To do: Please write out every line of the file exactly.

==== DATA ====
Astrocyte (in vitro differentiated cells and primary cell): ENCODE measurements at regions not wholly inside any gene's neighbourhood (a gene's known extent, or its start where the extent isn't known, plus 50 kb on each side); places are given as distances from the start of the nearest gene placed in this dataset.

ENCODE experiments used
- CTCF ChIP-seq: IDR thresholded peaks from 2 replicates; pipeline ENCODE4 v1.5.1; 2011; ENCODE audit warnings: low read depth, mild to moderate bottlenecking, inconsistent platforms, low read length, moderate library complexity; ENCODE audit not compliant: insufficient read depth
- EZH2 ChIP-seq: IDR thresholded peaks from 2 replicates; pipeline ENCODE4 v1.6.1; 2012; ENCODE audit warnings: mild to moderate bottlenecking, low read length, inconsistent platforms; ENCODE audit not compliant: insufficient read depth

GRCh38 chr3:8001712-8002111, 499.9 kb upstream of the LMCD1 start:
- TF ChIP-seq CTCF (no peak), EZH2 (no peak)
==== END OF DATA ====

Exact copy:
Astrocyte (in vitro differentiated cells and primary cell): ENCODE measurements at regions not wholly inside any gene's neighbourhood (a gene's known extent, or its start where the extent isn't known, plus 50 kb on each side); places are given as distances from the start of the nearest gene placed in this dataset.

ENCODE experiments used
- CTCF ChIP-seq: IDR thresholded peaks from 2 replicates; pipeline ENCODE4 v1.5.1; 2011; ENCODE audit warnings: low read depth, mild to moderate bottlenecking, inconsistent platforms, low read length, moderate library complexity; ENCODE audit not compliant: insufficient read depth
- EZH2 ChIP-seq: IDR thresholded peaks from 2 replicates; pipeline ENCODE4 v1.6.1; 2012; ENCODE audit warnings: mild to moderate bottlenecking, low read length, inconsistent platforms; ENCODE audit not compliant: insufficient read depth

GRCh38 chr3:8001712-8002111, 499.9 kb upstream of the LMCD1 start:
- TF ChIP-seq CTCF (no peak), EZH2 (no peak)